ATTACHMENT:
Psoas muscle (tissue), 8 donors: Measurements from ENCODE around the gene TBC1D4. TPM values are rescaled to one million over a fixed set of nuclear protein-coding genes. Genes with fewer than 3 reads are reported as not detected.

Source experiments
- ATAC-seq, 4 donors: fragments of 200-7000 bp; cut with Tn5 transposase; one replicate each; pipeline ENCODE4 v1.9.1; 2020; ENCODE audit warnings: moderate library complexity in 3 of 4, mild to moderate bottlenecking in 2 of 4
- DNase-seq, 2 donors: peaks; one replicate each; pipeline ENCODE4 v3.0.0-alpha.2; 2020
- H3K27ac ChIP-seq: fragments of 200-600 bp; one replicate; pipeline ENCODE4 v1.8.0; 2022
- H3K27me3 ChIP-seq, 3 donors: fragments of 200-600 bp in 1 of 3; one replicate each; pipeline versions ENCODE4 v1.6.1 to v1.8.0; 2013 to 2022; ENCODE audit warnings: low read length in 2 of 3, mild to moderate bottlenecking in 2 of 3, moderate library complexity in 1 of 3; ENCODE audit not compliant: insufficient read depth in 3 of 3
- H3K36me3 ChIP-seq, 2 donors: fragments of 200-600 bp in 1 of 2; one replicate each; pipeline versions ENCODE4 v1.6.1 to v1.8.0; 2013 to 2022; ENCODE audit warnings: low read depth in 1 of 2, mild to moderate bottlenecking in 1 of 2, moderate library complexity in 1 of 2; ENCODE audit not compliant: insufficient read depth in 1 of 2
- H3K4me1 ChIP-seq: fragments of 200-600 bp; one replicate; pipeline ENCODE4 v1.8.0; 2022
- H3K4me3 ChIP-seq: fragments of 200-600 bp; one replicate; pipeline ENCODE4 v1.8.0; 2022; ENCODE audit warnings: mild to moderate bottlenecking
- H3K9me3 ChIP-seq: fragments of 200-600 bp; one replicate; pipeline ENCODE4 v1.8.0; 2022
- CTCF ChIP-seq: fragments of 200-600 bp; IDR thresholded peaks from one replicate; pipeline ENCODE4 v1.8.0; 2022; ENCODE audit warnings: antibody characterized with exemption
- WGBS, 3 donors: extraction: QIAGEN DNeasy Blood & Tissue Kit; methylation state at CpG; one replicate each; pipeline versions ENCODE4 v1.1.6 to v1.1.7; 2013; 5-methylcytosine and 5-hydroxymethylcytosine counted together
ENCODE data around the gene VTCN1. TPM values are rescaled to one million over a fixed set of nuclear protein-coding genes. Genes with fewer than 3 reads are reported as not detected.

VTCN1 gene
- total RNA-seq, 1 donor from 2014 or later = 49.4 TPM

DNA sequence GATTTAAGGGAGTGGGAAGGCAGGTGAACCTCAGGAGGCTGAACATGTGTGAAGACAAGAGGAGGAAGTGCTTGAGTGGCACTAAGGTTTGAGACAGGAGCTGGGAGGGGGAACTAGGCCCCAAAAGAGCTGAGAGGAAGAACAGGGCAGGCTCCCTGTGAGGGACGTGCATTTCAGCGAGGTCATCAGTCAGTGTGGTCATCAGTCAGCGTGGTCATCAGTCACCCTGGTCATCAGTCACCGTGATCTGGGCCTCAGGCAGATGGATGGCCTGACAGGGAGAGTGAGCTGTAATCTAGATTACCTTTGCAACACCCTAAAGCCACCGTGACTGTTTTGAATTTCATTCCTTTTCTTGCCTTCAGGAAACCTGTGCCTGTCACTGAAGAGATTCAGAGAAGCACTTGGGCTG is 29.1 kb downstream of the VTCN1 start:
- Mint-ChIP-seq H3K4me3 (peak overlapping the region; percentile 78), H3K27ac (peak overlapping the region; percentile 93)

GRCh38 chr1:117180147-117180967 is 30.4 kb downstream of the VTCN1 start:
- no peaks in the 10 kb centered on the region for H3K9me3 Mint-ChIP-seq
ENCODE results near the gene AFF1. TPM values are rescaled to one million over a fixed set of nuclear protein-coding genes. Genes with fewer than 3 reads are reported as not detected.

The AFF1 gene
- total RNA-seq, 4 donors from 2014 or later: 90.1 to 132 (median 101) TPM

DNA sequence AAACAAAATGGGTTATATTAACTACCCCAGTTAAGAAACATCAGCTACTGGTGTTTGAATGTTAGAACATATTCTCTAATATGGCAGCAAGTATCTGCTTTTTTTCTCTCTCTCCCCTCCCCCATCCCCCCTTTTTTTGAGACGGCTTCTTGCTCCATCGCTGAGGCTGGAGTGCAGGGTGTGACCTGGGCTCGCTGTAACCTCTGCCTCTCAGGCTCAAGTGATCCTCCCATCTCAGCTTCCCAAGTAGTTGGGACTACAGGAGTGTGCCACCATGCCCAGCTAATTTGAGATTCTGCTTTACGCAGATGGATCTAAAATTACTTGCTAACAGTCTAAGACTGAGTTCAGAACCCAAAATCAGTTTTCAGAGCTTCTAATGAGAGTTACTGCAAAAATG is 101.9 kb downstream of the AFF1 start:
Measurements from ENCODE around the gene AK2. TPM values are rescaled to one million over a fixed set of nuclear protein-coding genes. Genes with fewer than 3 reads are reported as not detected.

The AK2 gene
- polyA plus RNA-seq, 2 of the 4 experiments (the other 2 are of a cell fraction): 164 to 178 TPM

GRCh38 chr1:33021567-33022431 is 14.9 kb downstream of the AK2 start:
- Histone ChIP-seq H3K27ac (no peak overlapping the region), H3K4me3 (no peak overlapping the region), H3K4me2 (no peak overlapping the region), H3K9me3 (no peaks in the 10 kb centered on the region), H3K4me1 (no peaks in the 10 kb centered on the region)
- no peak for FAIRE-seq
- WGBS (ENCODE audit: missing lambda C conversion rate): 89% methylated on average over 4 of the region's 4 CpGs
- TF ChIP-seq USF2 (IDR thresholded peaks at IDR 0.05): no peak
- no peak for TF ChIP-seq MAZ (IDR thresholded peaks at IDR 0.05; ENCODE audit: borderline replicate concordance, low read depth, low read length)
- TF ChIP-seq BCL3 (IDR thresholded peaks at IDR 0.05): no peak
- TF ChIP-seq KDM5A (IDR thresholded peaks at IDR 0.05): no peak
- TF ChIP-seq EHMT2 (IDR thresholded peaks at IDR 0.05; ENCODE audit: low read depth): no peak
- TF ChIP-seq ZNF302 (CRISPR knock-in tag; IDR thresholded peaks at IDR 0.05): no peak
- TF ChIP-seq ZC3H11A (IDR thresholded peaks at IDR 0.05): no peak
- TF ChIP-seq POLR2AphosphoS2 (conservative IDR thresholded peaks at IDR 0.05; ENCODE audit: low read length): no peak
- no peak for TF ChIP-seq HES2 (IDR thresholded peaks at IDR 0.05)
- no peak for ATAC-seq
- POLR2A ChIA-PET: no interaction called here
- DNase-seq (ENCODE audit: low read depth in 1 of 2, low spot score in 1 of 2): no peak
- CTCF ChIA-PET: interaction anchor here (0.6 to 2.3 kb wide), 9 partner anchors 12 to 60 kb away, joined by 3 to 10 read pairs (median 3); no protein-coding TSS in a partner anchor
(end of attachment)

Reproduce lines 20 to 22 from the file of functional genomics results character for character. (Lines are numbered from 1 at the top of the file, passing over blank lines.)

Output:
ENCODE results near the gene AFF1. TPM values are rescaled to one million over a fixed set of nuclear protein-coding genes. Genes with fewer than 3 reads are reported as not detected.

The AFF1 gene
- total RNA-seq, 4 donors from 2014 or later: 90.1 to 132 (median 101) TPM